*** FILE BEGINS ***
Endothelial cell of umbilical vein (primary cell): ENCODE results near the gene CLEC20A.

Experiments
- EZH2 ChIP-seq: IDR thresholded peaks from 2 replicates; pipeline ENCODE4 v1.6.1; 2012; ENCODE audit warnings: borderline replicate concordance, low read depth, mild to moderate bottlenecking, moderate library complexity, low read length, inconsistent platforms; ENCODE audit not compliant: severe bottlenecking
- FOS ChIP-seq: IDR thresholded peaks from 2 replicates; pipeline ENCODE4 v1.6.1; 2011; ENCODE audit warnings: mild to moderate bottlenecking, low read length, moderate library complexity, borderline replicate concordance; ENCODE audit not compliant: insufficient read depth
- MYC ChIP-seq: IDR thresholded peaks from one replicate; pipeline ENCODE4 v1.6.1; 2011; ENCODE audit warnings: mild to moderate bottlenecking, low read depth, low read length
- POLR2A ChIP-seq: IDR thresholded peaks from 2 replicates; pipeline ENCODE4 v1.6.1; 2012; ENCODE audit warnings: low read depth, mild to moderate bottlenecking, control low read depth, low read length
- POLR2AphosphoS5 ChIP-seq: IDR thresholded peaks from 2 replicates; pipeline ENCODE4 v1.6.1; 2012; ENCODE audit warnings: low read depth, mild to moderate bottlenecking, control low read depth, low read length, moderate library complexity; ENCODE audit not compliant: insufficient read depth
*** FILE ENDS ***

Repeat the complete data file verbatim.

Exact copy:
Endothelial cell of umbilical vein (primary cell): ENCODE results near the gene CLEC20A.

Experiments
- EZH2 ChIP-seq: IDR thresholded peaks from 2 replicates; pipeline ENCODE4 v1.6.1; 2012; ENCODE audit warnings: borderline replicate concordance, low read depth, mild to moderate bottlenecking, moderate library complexity, low read length, inconsistent platforms; ENCODE audit not compliant: severe bottlenecking
- FOS ChIP-seq: IDR thresholded peaks from 2 replicates; pipeline ENCODE4 v1.6.1; 2011; ENCODE audit warnings: mild to moderate bottlenecking, low read length, moderate library complexity, borderline replicate concordance; ENCODE audit not compliant: insufficient read depth
- MYC ChIP-seq: IDR thresholded peaks from one replicate; pipeline ENCODE4 v1.6.1; 2011; ENCODE audit warnings: mild to moderate bottlenecking, low read depth, low read length
- POLR2A ChIP-seq: IDR thresholded peaks from 2 replicates; pipeline ENCODE4 v1.6.1; 2012; ENCODE audit warnings: low read depth, mild to moderate bottlenecking, control low read depth, low read length
- POLR2AphosphoS5 ChIP-seq: IDR thresholded peaks from 2 replicates; pipeline ENCODE4 v1.6.1; 2012; ENCODE audit warnings: low read depth, mild to moderate bottlenecking, control low read depth, low read length, moderate library complexity; ENCODE audit not compliant: insufficient read depth